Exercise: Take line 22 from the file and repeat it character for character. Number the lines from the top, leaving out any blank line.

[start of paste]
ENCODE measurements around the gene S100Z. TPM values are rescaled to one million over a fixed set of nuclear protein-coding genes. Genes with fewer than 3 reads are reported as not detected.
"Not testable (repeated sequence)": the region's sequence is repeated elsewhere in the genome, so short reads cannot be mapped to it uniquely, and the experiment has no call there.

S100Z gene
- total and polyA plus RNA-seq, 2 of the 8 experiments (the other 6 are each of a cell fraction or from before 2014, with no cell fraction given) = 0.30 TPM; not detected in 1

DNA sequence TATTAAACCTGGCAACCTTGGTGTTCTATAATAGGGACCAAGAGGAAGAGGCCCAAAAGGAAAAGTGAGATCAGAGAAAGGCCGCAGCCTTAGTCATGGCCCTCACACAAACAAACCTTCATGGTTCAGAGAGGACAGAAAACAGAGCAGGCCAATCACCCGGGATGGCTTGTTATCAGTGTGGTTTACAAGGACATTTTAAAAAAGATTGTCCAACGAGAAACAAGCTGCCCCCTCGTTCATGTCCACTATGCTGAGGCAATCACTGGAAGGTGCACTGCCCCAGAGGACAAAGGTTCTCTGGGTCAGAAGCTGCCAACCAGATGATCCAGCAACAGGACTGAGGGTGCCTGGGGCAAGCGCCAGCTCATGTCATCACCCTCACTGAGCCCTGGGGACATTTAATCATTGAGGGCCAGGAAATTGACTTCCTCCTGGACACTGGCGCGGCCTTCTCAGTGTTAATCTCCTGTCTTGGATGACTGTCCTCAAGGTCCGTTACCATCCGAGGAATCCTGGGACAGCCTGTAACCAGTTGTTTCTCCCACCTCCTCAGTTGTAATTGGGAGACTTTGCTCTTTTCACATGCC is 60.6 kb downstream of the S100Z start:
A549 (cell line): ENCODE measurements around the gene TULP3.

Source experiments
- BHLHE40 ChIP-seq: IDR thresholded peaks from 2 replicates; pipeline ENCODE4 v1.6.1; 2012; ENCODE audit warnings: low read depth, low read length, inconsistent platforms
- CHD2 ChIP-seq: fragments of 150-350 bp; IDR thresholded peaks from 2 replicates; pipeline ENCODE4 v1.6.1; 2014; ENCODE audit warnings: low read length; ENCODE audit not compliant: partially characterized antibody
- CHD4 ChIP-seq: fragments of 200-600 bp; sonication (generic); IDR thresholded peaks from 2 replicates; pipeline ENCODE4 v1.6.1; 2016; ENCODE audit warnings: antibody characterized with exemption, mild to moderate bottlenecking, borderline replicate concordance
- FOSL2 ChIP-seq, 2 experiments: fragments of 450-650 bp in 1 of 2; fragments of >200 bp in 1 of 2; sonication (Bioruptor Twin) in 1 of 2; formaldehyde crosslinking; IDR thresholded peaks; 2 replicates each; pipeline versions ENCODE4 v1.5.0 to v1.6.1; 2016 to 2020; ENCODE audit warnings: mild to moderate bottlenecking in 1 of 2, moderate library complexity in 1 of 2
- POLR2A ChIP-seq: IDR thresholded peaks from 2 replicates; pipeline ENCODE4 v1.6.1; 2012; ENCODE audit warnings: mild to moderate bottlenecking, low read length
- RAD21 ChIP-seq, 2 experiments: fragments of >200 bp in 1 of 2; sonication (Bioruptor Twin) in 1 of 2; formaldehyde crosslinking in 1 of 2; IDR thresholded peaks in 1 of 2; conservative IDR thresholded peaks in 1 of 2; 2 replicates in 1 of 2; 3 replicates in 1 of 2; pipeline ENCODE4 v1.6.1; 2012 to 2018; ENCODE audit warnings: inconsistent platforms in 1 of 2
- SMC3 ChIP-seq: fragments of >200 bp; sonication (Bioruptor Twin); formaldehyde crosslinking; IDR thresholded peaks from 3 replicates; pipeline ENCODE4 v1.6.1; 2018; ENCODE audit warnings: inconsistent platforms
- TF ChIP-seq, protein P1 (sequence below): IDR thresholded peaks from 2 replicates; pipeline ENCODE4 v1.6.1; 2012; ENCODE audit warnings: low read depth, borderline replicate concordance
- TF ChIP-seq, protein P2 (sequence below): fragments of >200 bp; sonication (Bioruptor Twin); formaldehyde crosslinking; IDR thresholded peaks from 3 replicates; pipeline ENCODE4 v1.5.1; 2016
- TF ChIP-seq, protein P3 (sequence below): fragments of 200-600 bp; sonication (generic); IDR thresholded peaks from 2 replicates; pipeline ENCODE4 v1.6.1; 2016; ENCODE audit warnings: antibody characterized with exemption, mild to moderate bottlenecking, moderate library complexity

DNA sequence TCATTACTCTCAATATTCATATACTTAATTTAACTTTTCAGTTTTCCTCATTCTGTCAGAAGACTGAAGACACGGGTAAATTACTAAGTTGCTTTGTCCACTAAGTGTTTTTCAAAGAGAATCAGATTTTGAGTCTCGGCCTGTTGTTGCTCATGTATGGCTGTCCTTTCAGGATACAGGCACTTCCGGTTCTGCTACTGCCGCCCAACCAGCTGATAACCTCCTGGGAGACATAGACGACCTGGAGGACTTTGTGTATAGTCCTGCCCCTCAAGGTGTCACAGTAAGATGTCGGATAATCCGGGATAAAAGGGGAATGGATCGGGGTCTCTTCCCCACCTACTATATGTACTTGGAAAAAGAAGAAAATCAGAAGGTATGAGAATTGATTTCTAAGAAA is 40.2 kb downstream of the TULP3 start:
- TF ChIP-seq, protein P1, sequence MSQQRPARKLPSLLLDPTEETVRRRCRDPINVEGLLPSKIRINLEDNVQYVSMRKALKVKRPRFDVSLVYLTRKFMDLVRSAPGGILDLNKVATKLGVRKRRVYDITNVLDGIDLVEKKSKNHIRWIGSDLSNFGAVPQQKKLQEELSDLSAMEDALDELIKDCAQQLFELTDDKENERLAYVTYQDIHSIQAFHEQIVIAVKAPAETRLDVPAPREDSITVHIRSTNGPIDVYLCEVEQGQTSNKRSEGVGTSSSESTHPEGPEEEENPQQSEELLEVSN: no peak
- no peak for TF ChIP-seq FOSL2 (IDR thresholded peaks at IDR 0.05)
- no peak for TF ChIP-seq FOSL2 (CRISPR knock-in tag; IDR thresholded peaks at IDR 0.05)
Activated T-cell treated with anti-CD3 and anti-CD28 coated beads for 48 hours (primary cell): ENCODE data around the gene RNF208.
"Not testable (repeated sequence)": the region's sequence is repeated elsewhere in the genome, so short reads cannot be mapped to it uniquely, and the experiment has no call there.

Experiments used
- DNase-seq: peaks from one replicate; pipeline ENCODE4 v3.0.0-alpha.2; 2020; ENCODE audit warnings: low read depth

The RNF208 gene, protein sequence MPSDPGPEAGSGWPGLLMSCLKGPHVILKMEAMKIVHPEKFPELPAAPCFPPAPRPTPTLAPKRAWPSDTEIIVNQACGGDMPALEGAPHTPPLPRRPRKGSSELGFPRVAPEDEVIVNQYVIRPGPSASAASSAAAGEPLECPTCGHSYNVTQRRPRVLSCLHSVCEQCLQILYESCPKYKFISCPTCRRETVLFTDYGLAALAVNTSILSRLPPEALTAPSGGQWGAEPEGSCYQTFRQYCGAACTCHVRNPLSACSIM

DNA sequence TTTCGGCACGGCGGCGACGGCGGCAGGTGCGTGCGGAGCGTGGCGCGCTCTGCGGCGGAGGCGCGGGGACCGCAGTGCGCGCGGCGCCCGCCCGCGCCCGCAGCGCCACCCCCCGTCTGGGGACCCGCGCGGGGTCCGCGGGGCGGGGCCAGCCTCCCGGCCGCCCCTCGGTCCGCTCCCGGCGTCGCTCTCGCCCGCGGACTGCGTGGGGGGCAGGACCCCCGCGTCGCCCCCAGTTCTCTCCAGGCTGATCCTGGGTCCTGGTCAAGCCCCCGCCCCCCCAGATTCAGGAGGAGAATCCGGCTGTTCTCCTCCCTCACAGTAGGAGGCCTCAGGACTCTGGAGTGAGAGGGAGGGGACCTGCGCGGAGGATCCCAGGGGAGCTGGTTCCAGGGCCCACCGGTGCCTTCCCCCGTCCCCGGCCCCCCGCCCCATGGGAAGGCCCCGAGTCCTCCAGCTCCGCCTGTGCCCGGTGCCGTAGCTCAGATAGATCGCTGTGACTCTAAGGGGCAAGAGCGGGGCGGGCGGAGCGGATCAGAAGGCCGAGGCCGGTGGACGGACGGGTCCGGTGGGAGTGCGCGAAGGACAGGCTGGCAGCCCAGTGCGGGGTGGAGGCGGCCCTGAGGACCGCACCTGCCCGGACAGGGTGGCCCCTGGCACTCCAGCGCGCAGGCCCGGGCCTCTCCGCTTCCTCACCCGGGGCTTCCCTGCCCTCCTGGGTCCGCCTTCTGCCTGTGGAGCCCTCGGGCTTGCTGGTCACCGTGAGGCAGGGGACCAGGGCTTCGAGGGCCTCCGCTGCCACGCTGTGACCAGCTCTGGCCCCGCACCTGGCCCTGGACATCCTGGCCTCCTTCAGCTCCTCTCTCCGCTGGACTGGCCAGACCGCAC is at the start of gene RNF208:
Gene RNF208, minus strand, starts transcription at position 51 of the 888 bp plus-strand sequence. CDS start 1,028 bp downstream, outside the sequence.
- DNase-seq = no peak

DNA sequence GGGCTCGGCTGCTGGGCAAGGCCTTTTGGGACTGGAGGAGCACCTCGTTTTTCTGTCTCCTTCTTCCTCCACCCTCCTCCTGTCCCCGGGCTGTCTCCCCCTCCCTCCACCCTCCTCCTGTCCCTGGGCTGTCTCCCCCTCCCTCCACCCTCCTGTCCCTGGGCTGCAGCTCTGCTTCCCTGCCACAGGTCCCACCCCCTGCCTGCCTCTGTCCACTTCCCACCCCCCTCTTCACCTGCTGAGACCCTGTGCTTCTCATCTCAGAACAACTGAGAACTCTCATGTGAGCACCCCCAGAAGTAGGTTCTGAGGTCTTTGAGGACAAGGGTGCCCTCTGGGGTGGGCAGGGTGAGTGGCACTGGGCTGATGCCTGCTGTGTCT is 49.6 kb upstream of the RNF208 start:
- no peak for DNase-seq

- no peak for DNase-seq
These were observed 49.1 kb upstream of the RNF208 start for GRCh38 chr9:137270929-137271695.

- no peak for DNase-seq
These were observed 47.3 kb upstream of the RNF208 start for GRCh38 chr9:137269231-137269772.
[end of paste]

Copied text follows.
Activated T-cell treated with anti-CD3 and anti-CD28 coated beads for 48 hours (primary cell): ENCODE data around the gene RNF208.